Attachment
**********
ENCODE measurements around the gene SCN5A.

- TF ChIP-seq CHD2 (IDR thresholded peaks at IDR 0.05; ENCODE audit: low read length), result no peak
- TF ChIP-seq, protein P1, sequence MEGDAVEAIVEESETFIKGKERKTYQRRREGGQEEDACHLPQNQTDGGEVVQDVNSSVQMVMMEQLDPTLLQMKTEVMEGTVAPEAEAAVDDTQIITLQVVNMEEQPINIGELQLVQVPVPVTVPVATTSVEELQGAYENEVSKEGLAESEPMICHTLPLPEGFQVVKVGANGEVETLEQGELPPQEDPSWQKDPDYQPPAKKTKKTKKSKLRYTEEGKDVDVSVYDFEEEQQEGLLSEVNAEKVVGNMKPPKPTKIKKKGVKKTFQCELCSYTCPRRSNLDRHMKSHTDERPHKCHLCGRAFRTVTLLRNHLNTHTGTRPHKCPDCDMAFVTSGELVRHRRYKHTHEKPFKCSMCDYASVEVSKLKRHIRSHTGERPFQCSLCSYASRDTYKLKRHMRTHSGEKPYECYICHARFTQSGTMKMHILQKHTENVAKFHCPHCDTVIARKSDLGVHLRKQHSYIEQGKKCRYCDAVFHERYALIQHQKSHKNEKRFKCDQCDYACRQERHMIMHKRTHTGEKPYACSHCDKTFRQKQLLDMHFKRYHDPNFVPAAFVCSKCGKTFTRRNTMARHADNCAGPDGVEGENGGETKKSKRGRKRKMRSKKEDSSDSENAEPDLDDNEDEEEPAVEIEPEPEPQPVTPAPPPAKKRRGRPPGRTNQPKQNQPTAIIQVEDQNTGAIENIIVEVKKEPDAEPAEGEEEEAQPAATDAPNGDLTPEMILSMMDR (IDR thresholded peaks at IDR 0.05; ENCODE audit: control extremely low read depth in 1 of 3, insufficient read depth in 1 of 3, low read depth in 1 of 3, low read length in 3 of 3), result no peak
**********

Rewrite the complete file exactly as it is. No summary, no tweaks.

ENCODE measurements around the gene SCN5A.

- TF ChIP-seq CHD2 (IDR thresholded peaks at IDR 0.05; ENCODE audit: low read length), result no peak
- TF ChIP-seq, protein P1, sequence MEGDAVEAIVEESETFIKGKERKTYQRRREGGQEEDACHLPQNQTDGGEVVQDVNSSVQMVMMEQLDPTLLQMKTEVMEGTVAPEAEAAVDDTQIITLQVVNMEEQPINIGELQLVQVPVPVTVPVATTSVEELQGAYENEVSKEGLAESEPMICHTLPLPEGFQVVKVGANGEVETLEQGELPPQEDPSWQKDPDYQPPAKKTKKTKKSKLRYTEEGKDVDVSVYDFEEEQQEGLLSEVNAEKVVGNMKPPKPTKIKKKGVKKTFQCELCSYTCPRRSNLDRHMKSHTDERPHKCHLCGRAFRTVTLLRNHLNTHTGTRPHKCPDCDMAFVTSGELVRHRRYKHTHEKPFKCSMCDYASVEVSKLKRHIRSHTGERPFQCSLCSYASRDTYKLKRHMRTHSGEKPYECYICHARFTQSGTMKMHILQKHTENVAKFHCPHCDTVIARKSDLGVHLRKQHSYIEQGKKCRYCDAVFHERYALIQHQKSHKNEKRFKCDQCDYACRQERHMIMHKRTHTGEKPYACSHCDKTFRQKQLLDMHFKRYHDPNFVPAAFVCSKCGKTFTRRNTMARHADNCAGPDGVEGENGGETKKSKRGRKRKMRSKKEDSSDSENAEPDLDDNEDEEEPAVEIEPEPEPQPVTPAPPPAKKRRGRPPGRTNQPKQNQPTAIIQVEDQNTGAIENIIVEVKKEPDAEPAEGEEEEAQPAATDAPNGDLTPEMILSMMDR (IDR thresholded peaks at IDR 0.05; ENCODE audit: control extremely low read depth in 1 of 3, insufficient read depth in 1 of 3, low read depth in 1 of 3, low read length in 3 of 3), result no peak